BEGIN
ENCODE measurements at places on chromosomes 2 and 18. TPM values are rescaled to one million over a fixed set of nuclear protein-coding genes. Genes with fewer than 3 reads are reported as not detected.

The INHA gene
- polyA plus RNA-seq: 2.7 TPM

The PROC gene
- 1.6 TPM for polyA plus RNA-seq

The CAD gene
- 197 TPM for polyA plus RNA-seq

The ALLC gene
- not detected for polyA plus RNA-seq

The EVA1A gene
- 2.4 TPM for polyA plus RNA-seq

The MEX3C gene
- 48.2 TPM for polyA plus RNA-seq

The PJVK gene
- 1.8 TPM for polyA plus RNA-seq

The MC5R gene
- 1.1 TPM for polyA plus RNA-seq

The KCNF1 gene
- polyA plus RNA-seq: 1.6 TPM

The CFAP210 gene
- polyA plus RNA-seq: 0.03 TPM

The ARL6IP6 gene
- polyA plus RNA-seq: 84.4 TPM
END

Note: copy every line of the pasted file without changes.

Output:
ENCODE measurements at places on chromosomes 2 and 18. TPM values are rescaled to one million over a fixed set of nuclear protein-coding genes. Genes with fewer than 3 reads are reported as not detected.

The INHA gene
- polyA plus RNA-seq: 2.7 TPM

The PROC gene
- 1.6 TPM for polyA plus RNA-seq

The CAD gene
- 197 TPM for polyA plus RNA-seq

The ALLC gene
- not detected for polyA plus RNA-seq

The EVA1A gene
- 2.4 TPM for polyA plus RNA-seq

The MEX3C gene
- 48.2 TPM for polyA plus RNA-seq

The PJVK gene
- 1.8 TPM for polyA plus RNA-seq

The MC5R gene
- 1.1 TPM for polyA plus RNA-seq

The KCNF1 gene
- polyA plus RNA-seq: 1.6 TPM

The CFAP210 gene
- polyA plus RNA-seq: 0.03 TPM

The ARL6IP6 gene
- polyA plus RNA-seq: 84.4 TPM